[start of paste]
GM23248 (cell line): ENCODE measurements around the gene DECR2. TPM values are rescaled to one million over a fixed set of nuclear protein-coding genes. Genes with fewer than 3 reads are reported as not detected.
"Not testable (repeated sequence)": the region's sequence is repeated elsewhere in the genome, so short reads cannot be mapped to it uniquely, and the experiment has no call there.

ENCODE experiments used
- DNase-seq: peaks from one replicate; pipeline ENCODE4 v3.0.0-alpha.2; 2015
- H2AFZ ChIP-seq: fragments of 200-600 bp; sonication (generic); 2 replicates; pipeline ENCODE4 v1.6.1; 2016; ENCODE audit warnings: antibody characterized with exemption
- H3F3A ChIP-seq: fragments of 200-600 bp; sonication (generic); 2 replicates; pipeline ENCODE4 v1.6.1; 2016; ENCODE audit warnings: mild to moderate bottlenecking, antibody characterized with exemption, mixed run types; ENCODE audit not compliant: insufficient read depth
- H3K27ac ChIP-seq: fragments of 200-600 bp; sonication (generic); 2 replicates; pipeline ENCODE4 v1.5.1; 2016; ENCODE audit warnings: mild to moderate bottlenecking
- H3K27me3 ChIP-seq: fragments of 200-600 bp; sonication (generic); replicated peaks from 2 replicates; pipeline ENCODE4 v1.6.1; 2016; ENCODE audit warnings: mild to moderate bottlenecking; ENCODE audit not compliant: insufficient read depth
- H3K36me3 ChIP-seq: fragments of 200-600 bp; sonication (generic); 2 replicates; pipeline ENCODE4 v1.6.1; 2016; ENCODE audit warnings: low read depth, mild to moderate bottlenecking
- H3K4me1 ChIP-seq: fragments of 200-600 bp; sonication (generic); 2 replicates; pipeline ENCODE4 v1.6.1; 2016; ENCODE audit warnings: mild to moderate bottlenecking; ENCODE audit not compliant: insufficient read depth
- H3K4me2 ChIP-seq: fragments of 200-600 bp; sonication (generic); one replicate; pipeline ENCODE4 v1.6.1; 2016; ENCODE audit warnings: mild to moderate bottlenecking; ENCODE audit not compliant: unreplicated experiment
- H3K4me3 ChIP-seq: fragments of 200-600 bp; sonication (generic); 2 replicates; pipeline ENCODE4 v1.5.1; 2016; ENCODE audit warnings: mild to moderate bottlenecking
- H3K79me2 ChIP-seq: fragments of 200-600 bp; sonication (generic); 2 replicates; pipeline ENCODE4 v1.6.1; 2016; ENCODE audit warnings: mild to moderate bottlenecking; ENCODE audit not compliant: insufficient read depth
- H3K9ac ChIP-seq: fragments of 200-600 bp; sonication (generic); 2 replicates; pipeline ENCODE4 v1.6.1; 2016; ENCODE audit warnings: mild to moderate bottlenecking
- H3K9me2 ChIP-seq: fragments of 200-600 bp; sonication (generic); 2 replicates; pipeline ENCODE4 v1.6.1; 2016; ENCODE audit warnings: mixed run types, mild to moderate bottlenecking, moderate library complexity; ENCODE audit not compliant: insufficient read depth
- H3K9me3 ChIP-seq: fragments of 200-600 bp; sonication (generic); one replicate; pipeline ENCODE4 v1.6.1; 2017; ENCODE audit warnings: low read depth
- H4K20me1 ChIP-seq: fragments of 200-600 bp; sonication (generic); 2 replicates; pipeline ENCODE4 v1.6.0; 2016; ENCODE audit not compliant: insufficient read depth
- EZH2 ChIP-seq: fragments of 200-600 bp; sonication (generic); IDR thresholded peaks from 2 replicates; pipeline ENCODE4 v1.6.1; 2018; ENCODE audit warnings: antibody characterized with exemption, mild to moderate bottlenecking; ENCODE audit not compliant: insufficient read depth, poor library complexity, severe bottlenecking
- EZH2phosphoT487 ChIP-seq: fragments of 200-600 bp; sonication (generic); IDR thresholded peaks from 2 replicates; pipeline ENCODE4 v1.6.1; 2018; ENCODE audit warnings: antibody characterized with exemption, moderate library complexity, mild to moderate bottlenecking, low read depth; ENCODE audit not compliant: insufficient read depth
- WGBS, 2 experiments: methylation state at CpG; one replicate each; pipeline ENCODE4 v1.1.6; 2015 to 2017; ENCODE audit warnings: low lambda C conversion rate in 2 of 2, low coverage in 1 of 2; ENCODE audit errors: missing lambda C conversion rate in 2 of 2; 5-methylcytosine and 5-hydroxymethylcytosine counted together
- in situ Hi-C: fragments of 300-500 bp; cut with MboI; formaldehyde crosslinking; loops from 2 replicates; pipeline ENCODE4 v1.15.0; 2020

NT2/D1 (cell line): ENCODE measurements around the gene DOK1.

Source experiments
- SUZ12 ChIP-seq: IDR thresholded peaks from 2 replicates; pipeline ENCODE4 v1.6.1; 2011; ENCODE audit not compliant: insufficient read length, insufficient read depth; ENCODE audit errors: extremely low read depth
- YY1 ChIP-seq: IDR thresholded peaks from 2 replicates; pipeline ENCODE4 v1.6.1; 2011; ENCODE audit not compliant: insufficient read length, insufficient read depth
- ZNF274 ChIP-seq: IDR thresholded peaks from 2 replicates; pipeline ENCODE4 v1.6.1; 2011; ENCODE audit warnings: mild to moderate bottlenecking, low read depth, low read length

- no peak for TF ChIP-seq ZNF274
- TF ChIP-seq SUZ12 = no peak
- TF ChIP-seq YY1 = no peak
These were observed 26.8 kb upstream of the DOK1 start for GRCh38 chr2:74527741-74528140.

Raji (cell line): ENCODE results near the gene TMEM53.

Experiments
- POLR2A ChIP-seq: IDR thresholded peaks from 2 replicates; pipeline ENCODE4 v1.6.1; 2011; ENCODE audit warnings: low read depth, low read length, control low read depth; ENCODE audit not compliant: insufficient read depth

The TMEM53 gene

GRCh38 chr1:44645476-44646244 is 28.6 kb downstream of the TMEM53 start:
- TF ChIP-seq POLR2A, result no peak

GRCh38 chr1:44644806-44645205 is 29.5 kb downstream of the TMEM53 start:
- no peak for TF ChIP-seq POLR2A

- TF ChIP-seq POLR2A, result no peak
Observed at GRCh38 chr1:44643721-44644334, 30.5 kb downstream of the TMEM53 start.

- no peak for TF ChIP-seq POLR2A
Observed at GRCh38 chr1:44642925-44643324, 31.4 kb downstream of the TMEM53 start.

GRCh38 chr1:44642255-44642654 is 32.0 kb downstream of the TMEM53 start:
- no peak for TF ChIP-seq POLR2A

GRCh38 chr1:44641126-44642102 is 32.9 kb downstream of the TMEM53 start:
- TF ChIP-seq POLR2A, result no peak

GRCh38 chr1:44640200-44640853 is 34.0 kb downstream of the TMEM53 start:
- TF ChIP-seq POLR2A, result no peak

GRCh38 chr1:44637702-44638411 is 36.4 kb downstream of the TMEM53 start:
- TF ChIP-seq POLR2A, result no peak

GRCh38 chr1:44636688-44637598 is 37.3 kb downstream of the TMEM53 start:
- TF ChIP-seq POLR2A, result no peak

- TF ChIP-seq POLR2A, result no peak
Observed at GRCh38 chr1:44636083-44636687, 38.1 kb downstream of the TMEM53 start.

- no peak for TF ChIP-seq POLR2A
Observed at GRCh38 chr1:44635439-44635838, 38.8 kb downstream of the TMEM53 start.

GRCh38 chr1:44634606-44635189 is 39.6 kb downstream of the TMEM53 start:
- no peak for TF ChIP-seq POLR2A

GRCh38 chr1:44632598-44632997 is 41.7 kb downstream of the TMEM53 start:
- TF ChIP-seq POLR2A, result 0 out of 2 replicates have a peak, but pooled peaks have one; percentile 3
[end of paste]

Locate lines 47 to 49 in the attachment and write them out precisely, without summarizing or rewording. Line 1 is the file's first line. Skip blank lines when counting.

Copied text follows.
GRCh38 chr1:44640200-44640853 is 34.0 kb downstream of the TMEM53 start:
- TF ChIP-seq POLR2A, result no peak

GRCh38 chr1:44637702-44638411 is 36.4 kb downstream of the TMEM53 start: